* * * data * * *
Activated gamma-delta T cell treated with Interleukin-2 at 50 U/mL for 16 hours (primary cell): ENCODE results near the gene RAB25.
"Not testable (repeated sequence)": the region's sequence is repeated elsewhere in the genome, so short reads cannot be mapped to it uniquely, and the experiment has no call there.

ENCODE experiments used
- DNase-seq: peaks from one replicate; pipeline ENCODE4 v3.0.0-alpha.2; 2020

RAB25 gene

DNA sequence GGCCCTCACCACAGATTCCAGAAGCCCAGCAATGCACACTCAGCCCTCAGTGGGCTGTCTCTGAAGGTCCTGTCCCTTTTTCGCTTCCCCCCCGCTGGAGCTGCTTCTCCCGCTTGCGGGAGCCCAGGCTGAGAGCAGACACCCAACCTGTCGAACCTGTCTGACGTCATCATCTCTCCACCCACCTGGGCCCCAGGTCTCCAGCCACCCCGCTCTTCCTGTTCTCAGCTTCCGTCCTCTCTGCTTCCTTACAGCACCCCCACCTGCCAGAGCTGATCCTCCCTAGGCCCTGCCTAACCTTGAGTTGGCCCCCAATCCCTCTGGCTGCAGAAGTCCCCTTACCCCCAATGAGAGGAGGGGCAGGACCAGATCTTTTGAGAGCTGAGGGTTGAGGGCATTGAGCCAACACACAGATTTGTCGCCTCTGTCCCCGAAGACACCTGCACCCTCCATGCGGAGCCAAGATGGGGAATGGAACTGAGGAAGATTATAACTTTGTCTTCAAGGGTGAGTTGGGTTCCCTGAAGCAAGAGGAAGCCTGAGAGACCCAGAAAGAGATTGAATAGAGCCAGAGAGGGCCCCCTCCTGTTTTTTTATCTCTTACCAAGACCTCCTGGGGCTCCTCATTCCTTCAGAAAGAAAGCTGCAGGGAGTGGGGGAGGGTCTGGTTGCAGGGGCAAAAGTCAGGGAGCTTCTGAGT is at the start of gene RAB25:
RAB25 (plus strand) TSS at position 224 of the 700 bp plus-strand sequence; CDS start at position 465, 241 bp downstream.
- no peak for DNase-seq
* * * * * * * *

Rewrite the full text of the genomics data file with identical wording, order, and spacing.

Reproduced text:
Activated gamma-delta T cell treated with Interleukin-2 at 50 U/mL for 16 hours (primary cell): ENCODE results near the gene RAB25.
"Not testable (repeated sequence)": the region's sequence is repeated elsewhere in the genome, so short reads cannot be mapped to it uniquely, and the experiment has no call there.

ENCODE experiments used
- DNase-seq: peaks from one replicate; pipeline ENCODE4 v3.0.0-alpha.2; 2020

RAB25 gene

DNA sequence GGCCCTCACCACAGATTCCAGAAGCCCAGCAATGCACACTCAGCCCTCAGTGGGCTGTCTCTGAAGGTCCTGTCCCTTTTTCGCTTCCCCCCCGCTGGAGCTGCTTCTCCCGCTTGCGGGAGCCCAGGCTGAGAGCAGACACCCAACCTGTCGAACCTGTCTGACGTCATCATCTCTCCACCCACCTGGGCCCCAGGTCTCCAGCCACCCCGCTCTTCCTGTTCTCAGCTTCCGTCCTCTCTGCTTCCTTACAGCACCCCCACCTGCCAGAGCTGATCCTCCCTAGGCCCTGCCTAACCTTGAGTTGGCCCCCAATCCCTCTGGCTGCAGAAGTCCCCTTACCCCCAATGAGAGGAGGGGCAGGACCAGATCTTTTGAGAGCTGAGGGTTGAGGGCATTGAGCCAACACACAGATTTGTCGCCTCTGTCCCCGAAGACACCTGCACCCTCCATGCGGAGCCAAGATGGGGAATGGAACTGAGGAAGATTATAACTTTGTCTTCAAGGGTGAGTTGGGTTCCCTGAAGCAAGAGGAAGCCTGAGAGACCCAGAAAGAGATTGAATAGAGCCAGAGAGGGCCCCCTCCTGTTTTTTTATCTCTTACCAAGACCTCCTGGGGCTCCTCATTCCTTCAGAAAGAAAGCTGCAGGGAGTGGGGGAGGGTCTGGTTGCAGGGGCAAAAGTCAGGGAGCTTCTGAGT is at the start of gene RAB25:
RAB25 (plus strand) TSS at position 224 of the 700 bp plus-strand sequence; CDS start at position 465, 241 bp downstream.
- no peak for DNase-seq